LTC Insurance

Long term care insurance, also referred to as LTC insurance, helps seniors pay for long-term retirement living options and also medical expenses. It usually covers care that is not paid for by health insurance, Medicare, or Medicaid.  Since most assisted living and other long term care is not covered by Medicare, many elders privately pay.  Thus many elders opt for purchasing LTC insurance because it may supplement private payment.

Senior Long Term Care (LTC)  Insurance

LTC insurance policies can pay for assistance with the basic activities of daily living (ADLs) like bathing, toileting, dressing, eating, walking, etc. or for skilled medical care from therapists and nurses.  The policies can pay for months to years depending on the needs of the insured person.  Though health care insurance or Medicare typically pay for more immediate medical expenses, like a surgical procedure, LTC insurance can cover care for more chronic conditions like diabetes, Alzheimer’s, or other disabilities.

LTC insurance typically can cover expenses for home-care, independent living, assisted living, adult day care, respite care, nursing home care, hospice, or for living in a CCRC or residential care home. Most policies have a waiting period that works like a deductible so if a senior needs home health assistance, for example, he/she might have to wait 90-120 days for their insurance to start coverage.  LTC insurance may pay for caregiver assistance for basic daily needs (ADLs) or skilled nursing or therapy services for seven days a week, 24 hours per day, until either the daily or policy maximum is reached.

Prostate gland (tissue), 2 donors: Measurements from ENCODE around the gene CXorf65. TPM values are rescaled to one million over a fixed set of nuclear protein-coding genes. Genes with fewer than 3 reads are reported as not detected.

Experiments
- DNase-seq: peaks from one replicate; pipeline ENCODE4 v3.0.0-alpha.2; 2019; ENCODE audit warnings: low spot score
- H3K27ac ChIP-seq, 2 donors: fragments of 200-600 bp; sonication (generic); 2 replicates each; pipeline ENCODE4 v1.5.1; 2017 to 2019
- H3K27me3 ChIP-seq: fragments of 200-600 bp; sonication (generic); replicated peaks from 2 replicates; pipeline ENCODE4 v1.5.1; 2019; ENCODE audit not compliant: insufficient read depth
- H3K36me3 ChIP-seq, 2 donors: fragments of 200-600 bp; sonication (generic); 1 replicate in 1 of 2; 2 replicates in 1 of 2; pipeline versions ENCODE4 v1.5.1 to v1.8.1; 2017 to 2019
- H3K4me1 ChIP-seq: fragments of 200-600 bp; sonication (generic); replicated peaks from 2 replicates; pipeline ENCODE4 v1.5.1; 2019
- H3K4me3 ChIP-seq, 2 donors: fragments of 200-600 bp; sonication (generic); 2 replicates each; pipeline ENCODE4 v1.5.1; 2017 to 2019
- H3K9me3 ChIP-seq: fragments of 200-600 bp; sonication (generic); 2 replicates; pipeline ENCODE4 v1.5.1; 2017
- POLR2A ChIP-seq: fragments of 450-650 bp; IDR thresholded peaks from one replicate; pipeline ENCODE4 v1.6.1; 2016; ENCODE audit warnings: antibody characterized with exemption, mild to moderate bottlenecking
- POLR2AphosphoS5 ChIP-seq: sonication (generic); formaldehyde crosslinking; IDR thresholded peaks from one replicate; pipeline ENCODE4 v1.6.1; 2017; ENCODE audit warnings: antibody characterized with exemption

LTC insurance premiums are expensive and becoming more costly because the insurance is risky for the insurer.  The premiums are cheaper if buying a policy at an earlier age.  Rates may likely increase though during the duration of time that people have policies, making it more difficult for them to keep their policies, though they risk losing all the benefits for the premiums that they have already paid if they stop coverage. The insurer will also only issue a policy to someone in reasonably good health so potential buyers need to decide whether they want coverage well before the need rises.

 

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